While electronic musical works featuring new instruments often explore novel interfaces to guide musical performance practices and control parameters of sound generation, note articulation and temporal presentation, the Coretet instrument designed for Trois Machins de la Grâce Aimante looks to the historical performance practices of bowed stringed instruments in a new and virtualized form. The composition itself borrows its language and zeitgeist both from improvisational ensemble works of the twentieth century and from strictly notated and prescribed works for contemporary string quartet. In Movement II of the three-movement work, which featured in the GAPPP project and recording sessions, performers use a graphical reference score to base their improvisation on. The score describes both individual and ensemble texture, density, dynamics and timing. In this way, performers study the musical work as if they were performing on traditional physical instruments, but the realization of the work is entirely virtual. Musically, the structure of Movement II was composed to explore the capabilities of the Coretet instrument itself, with each ‘section’ of the movement exploring different pitch-class settings of the instrument. Section one focuses on simple octaves, using the Coretet setting to split each string on the instrument’s neck into two notes each an octave apart. The bowing gesture itself and the ensemble textures become the focus of this section. Section two shifts to a quantized neck setting of major triads, built upon the open-string pitches of each instrument. The textures of ensemble performance again explore the new pitch classes, especially the quantized crossover between notes, allowing performers to create short trills. Section three focuses on the pentatonic scale and vertical chords played in unison by the ensemble.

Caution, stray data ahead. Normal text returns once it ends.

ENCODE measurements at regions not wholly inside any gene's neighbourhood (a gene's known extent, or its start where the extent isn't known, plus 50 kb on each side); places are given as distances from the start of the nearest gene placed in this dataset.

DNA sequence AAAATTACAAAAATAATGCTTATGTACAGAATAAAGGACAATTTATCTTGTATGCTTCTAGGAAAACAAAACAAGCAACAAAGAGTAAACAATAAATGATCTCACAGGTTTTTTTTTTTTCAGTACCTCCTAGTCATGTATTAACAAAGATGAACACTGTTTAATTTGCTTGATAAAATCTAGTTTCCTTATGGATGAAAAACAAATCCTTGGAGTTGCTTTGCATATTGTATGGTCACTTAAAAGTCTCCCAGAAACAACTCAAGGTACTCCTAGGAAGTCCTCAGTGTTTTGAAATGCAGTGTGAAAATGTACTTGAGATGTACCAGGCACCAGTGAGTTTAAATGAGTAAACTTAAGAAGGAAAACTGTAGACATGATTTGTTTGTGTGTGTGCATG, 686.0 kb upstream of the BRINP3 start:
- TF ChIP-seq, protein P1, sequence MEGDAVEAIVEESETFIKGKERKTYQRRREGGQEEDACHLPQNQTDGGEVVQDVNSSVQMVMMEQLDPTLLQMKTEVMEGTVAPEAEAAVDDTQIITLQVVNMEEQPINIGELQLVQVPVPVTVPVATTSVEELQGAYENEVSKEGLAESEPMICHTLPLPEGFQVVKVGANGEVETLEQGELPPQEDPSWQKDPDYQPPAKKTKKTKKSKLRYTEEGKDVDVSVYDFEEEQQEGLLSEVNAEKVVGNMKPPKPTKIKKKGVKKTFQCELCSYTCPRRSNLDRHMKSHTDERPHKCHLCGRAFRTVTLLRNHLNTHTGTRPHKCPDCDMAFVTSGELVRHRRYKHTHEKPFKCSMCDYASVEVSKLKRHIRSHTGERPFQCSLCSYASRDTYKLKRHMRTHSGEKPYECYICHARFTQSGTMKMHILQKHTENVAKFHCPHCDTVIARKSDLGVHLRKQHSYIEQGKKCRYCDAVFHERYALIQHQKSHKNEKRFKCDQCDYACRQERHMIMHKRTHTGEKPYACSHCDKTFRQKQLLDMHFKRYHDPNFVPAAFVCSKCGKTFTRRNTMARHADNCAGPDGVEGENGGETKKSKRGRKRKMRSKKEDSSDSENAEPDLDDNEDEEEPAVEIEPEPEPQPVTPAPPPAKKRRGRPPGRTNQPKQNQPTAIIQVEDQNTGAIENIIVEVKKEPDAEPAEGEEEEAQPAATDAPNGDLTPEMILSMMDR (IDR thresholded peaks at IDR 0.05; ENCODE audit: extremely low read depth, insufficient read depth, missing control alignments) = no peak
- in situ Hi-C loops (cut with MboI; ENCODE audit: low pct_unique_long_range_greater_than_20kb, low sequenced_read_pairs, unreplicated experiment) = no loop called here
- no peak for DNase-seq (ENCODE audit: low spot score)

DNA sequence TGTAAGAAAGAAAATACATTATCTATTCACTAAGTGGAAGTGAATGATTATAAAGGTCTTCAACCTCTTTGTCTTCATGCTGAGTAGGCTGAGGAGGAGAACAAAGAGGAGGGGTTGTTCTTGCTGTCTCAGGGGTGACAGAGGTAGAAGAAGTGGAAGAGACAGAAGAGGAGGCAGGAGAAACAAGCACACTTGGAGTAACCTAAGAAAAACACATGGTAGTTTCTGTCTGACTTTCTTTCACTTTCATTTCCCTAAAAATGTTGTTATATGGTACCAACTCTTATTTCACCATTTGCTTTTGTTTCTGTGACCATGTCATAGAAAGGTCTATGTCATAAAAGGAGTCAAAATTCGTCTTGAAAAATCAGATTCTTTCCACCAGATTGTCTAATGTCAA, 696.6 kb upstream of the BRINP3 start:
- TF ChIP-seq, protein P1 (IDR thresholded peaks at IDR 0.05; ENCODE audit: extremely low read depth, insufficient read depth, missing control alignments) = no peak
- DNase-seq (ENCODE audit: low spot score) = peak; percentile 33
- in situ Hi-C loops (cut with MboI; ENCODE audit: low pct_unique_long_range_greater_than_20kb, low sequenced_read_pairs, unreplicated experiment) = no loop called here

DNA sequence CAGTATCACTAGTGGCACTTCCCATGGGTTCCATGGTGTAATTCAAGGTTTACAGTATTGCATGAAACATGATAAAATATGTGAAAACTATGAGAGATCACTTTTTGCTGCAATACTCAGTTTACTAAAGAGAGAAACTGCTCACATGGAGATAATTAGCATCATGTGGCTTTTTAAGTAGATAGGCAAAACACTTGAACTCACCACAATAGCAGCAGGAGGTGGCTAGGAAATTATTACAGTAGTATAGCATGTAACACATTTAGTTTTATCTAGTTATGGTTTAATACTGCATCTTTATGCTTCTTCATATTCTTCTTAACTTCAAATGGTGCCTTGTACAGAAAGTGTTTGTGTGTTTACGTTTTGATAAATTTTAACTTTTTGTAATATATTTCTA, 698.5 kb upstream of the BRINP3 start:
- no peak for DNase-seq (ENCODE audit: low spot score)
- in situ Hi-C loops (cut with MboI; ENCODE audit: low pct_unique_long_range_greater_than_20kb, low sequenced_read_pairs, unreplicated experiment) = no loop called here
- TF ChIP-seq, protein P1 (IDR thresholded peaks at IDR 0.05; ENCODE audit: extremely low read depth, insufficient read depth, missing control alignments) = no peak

Rob Hamilton Trois Machins de la Grâce Aimante, mvt. II
performed by Barbara Lüneburg (1st violin), Osman Eyublu (2nd violin), Francesca Piccioni (viola), Myriam García Fidalgo (violoncello), and Rob Hamilton (VR system)
audio recording: Ulrich Gladisch
video recording: ndbewegtbild
video and audio editing: Rob Hamilton
recorded on March 31, 2019 in the György Ligeti Hall/MUMUTH of the University of Music and Performing Arts Graz, Austria.
Duration of video: 20 minutes 26 seconds
GAPPP is funded by the Austrian Science Fund FWF as project PEEK AR 364-G24.